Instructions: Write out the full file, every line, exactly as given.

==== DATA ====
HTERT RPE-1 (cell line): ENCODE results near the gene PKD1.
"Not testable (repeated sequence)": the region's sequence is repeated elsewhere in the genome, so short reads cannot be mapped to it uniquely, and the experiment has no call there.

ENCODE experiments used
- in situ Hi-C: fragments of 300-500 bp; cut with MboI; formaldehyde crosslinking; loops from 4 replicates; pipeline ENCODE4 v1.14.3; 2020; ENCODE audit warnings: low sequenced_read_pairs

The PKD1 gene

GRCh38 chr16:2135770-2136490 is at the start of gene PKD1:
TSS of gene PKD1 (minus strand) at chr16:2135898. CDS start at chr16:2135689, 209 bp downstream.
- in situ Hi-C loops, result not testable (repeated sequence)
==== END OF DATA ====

HTERT RPE-1 (cell line): ENCODE results near the gene PKD1.
"Not testable (repeated sequence)": the region's sequence is repeated elsewhere in the genome, so short reads cannot be mapped to it uniquely, and the experiment has no call there.

ENCODE experiments used
- in situ Hi-C: fragments of 300-500 bp; cut with MboI; formaldehyde crosslinking; loops from 4 replicates; pipeline ENCODE4 v1.14.3; 2020; ENCODE audit warnings: low sequenced_read_pairs

The PKD1 gene

GRCh38 chr16:2135770-2136490 is at the start of gene PKD1:
TSS of gene PKD1 (minus strand) at chr16:2135898. CDS start at chr16:2135689, 209 bp downstream.
- in situ Hi-C loops, result not testable (repeated sequence)